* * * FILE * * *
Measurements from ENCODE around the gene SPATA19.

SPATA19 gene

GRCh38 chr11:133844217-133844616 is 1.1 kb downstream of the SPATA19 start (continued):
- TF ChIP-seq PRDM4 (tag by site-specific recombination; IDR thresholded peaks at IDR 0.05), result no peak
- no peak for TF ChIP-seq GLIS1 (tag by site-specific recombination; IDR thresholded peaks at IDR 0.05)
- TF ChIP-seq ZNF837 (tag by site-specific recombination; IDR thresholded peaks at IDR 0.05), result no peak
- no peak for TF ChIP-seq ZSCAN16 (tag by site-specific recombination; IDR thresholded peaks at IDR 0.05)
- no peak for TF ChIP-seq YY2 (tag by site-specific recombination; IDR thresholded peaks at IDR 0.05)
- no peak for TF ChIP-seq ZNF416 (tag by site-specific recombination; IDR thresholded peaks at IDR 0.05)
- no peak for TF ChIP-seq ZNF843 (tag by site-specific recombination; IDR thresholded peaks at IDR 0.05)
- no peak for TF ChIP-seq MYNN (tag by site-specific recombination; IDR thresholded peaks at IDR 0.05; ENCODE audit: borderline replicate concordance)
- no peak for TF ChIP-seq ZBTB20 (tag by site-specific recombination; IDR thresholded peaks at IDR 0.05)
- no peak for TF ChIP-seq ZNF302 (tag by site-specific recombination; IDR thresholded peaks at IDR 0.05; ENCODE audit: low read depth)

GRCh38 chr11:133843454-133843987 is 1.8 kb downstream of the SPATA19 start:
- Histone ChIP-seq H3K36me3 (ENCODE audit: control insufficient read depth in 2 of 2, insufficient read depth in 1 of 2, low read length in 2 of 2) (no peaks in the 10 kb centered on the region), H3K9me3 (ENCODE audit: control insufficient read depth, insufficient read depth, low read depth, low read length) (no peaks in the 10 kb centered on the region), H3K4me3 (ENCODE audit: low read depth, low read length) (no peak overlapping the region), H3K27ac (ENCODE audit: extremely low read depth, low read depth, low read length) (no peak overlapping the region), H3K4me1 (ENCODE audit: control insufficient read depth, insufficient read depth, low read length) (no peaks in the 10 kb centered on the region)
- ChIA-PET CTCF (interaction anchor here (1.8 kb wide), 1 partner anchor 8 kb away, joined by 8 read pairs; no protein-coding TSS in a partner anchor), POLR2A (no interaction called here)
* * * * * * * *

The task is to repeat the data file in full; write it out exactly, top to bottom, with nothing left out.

Measurements from ENCODE around the gene SPATA19.

SPATA19 gene

GRCh38 chr11:133844217-133844616 is 1.1 kb downstream of the SPATA19 start (continued):
- TF ChIP-seq PRDM4 (tag by site-specific recombination; IDR thresholded peaks at IDR 0.05), result no peak
- no peak for TF ChIP-seq GLIS1 (tag by site-specific recombination; IDR thresholded peaks at IDR 0.05)
- TF ChIP-seq ZNF837 (tag by site-specific recombination; IDR thresholded peaks at IDR 0.05), result no peak
- no peak for TF ChIP-seq ZSCAN16 (tag by site-specific recombination; IDR thresholded peaks at IDR 0.05)
- no peak for TF ChIP-seq YY2 (tag by site-specific recombination; IDR thresholded peaks at IDR 0.05)
- no peak for TF ChIP-seq ZNF416 (tag by site-specific recombination; IDR thresholded peaks at IDR 0.05)
- no peak for TF ChIP-seq ZNF843 (tag by site-specific recombination; IDR thresholded peaks at IDR 0.05)
- no peak for TF ChIP-seq MYNN (tag by site-specific recombination; IDR thresholded peaks at IDR 0.05; ENCODE audit: borderline replicate concordance)
- no peak for TF ChIP-seq ZBTB20 (tag by site-specific recombination; IDR thresholded peaks at IDR 0.05)
- no peak for TF ChIP-seq ZNF302 (tag by site-specific recombination; IDR thresholded peaks at IDR 0.05; ENCODE audit: low read depth)

GRCh38 chr11:133843454-133843987 is 1.8 kb downstream of the SPATA19 start:
- Histone ChIP-seq H3K36me3 (ENCODE audit: control insufficient read depth in 2 of 2, insufficient read depth in 1 of 2, low read length in 2 of 2) (no peaks in the 10 kb centered on the region), H3K9me3 (ENCODE audit: control insufficient read depth, insufficient read depth, low read depth, low read length) (no peaks in the 10 kb centered on the region), H3K4me3 (ENCODE audit: low read depth, low read length) (no peak overlapping the region), H3K27ac (ENCODE audit: extremely low read depth, low read depth, low read length) (no peak overlapping the region), H3K4me1 (ENCODE audit: control insufficient read depth, insufficient read depth, low read length) (no peaks in the 10 kb centered on the region)
- ChIA-PET CTCF (interaction anchor here (1.8 kb wide), 1 partner anchor 8 kb away, joined by 8 read pairs; no protein-coding TSS in a partner anchor), POLR2A (no interaction called here)